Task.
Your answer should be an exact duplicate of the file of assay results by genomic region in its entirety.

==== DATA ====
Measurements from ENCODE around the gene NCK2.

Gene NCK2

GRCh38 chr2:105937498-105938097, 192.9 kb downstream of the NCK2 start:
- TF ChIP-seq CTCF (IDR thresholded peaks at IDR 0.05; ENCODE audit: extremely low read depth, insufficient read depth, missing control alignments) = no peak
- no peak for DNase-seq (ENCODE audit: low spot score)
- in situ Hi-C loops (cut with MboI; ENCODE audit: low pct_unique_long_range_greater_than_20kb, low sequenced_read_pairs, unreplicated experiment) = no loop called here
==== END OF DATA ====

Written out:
Measurements from ENCODE around the gene NCK2.

Gene NCK2

GRCh38 chr2:105937498-105938097, 192.9 kb downstream of the NCK2 start:
- TF ChIP-seq CTCF (IDR thresholded peaks at IDR 0.05; ENCODE audit: extremely low read depth, insufficient read depth, missing control alignments) = no peak
- no peak for DNase-seq (ENCODE audit: low spot score)
- in situ Hi-C loops (cut with MboI; ENCODE audit: low pct_unique_long_range_greater_than_20kb, low sequenced_read_pairs, unreplicated experiment) = no loop called here